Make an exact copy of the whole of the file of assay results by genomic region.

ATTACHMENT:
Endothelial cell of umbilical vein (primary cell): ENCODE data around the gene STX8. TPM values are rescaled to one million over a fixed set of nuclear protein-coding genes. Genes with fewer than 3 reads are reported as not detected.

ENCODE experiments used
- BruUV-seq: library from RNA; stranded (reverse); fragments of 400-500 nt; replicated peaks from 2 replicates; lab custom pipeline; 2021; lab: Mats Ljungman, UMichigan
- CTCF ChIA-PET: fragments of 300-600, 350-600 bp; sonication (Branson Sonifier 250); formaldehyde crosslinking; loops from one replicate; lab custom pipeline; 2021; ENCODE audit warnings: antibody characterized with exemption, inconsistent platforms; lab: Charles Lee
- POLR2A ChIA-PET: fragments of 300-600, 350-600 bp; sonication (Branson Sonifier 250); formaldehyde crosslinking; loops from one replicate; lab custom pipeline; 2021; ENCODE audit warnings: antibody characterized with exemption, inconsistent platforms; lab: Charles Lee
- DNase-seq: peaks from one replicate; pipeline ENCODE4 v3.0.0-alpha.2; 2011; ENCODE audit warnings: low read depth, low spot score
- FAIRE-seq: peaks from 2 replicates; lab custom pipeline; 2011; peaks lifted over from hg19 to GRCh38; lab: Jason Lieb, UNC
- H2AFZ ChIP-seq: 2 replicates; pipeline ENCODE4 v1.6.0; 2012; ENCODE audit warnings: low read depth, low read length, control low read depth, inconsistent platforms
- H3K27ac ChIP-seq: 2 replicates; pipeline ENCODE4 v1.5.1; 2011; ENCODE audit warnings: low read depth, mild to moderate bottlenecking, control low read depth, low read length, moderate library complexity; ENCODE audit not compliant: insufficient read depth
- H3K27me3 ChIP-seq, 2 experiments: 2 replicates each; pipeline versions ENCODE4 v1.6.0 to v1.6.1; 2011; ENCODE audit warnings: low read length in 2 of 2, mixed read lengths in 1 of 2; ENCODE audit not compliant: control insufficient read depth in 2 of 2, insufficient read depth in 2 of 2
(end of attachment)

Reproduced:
Endothelial cell of umbilical vein (primary cell): ENCODE data around the gene STX8. TPM values are rescaled to one million over a fixed set of nuclear protein-coding genes. Genes with fewer than 3 reads are reported as not detected.

ENCODE experiments used
- BruUV-seq: library from RNA; stranded (reverse); fragments of 400-500 nt; replicated peaks from 2 replicates; lab custom pipeline; 2021; lab: Mats Ljungman, UMichigan
- CTCF ChIA-PET: fragments of 300-600, 350-600 bp; sonication (Branson Sonifier 250); formaldehyde crosslinking; loops from one replicate; lab custom pipeline; 2021; ENCODE audit warnings: antibody characterized with exemption, inconsistent platforms; lab: Charles Lee
- POLR2A ChIA-PET: fragments of 300-600, 350-600 bp; sonication (Branson Sonifier 250); formaldehyde crosslinking; loops from one replicate; lab custom pipeline; 2021; ENCODE audit warnings: antibody characterized with exemption, inconsistent platforms; lab: Charles Lee
- DNase-seq: peaks from one replicate; pipeline ENCODE4 v3.0.0-alpha.2; 2011; ENCODE audit warnings: low read depth, low spot score
- FAIRE-seq: peaks from 2 replicates; lab custom pipeline; 2011; peaks lifted over from hg19 to GRCh38; lab: Jason Lieb, UNC
- H2AFZ ChIP-seq: 2 replicates; pipeline ENCODE4 v1.6.0; 2012; ENCODE audit warnings: low read depth, low read length, control low read depth, inconsistent platforms
- H3K27ac ChIP-seq: 2 replicates; pipeline ENCODE4 v1.5.1; 2011; ENCODE audit warnings: low read depth, mild to moderate bottlenecking, control low read depth, low read length, moderate library complexity; ENCODE audit not compliant: insufficient read depth
- H3K27me3 ChIP-seq, 2 experiments: 2 replicates each; pipeline versions ENCODE4 v1.6.0 to v1.6.1; 2011; ENCODE audit warnings: low read length in 2 of 2, mixed read lengths in 1 of 2; ENCODE audit not compliant: control insufficient read depth in 2 of 2, insufficient read depth in 2 of 2